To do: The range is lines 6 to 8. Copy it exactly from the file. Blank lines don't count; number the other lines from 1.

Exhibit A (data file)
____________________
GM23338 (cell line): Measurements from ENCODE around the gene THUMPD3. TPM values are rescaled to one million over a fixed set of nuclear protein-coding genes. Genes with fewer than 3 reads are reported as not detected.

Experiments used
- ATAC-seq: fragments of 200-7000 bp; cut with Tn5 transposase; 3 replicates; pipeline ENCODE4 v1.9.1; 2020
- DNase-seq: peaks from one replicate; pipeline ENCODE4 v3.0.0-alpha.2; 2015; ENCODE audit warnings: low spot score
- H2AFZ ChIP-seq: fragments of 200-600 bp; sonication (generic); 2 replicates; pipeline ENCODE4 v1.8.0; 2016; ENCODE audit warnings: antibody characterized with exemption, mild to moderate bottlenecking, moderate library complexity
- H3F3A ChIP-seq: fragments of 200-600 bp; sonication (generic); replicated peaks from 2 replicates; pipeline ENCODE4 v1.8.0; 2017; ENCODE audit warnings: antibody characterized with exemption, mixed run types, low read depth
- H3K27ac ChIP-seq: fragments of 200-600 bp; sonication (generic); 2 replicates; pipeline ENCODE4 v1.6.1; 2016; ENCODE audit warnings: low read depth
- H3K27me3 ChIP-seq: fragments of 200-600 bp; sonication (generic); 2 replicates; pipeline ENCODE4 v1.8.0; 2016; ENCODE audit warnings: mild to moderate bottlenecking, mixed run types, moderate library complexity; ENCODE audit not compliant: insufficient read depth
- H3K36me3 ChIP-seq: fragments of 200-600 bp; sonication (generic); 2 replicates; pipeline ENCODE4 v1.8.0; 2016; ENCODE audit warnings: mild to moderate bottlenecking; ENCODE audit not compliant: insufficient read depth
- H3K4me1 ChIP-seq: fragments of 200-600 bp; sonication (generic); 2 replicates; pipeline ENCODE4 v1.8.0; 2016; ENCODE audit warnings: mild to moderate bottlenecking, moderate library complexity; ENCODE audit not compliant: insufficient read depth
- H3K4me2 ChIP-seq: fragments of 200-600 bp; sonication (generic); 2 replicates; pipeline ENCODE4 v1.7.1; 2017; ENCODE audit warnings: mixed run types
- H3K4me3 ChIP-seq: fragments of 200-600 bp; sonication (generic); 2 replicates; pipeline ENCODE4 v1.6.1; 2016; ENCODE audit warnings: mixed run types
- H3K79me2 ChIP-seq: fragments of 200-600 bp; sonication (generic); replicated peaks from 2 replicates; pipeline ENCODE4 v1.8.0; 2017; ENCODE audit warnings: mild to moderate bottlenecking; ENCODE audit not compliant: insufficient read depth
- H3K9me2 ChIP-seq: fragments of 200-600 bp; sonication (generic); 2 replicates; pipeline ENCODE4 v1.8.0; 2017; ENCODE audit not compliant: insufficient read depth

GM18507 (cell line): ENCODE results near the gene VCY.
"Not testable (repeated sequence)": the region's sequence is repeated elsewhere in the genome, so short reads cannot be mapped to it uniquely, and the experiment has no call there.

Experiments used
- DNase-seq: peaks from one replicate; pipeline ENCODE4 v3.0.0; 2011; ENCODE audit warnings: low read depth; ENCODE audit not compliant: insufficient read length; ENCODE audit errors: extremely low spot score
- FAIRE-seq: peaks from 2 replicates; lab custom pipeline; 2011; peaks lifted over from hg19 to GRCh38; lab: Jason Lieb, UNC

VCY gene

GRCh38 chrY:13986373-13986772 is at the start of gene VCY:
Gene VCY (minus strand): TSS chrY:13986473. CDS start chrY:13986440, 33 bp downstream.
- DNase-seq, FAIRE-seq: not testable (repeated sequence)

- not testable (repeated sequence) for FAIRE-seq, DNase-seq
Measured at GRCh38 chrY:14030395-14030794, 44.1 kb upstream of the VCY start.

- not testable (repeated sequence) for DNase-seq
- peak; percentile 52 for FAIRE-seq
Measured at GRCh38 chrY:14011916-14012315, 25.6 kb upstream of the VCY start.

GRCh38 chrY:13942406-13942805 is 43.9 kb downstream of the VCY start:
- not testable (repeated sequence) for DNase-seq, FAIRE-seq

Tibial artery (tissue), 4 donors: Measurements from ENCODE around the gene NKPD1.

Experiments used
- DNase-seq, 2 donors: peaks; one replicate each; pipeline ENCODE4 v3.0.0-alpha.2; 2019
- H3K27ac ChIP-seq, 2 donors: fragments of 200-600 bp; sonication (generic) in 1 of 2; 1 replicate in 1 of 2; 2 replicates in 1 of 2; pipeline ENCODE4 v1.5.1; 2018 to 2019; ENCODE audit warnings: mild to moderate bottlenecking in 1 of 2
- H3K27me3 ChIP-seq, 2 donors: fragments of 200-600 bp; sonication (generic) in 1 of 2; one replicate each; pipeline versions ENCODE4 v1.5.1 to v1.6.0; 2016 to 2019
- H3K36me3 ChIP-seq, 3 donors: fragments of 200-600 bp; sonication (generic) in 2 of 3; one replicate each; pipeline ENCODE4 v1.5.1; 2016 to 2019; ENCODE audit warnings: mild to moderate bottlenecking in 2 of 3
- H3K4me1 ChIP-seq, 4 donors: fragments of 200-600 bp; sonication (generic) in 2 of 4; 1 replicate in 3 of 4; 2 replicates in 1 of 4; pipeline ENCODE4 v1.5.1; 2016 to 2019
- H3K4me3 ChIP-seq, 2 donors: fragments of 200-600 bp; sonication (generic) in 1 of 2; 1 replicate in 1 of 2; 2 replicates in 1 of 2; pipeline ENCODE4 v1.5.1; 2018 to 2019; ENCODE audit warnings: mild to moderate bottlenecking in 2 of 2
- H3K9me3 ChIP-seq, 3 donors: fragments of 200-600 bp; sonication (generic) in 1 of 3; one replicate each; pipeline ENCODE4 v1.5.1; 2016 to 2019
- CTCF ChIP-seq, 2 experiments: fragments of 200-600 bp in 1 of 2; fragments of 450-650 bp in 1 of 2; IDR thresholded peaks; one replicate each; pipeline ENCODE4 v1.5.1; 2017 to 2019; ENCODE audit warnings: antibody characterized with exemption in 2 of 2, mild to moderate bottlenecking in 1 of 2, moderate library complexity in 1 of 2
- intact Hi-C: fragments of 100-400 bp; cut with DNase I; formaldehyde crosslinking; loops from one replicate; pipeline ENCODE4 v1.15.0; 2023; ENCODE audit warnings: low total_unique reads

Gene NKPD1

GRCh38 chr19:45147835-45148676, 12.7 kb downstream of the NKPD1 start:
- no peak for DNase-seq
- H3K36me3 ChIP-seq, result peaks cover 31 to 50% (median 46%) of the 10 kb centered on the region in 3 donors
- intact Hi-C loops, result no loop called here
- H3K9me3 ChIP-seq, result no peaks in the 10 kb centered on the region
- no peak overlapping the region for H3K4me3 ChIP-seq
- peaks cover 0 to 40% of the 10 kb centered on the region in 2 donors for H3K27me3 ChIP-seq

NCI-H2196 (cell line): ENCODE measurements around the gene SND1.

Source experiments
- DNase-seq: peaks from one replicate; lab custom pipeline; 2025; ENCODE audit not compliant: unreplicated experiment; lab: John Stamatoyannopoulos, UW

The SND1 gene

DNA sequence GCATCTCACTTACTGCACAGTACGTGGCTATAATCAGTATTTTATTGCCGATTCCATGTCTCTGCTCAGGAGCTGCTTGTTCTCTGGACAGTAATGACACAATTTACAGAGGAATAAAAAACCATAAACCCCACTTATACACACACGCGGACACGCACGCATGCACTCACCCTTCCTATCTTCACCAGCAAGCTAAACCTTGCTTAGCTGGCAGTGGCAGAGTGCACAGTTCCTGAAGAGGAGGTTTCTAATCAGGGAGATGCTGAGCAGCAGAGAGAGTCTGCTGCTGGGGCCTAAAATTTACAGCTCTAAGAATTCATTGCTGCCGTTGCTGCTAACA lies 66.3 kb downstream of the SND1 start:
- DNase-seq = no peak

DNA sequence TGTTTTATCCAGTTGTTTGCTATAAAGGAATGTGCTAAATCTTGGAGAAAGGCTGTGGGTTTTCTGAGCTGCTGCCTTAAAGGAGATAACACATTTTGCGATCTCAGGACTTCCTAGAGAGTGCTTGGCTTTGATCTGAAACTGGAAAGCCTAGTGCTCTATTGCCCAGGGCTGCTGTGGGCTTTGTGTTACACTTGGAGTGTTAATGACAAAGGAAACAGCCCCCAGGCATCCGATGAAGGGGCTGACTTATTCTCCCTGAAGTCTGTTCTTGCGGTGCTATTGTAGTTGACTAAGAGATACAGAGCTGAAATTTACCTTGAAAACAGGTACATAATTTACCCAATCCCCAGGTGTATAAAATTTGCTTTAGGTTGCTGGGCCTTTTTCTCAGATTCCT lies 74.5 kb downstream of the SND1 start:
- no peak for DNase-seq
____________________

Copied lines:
- H3F3A ChIP-seq: fragments of 200-600 bp; sonication (generic); replicated peaks from 2 replicates; pipeline ENCODE4 v1.8.0; 2017; ENCODE audit warnings: antibody characterized with exemption, mixed run types, low read depth
- H3K27ac ChIP-seq: fragments of 200-600 bp; sonication (generic); 2 replicates; pipeline ENCODE4 v1.6.1; 2016; ENCODE audit warnings: low read depth
- H3K27me3 ChIP-seq: fragments of 200-600 bp; sonication (generic); 2 replicates; pipeline ENCODE4 v1.8.0; 2016; ENCODE audit warnings: mild to moderate bottlenecking, mixed run types, moderate library complexity; ENCODE audit not compliant: insufficient read depth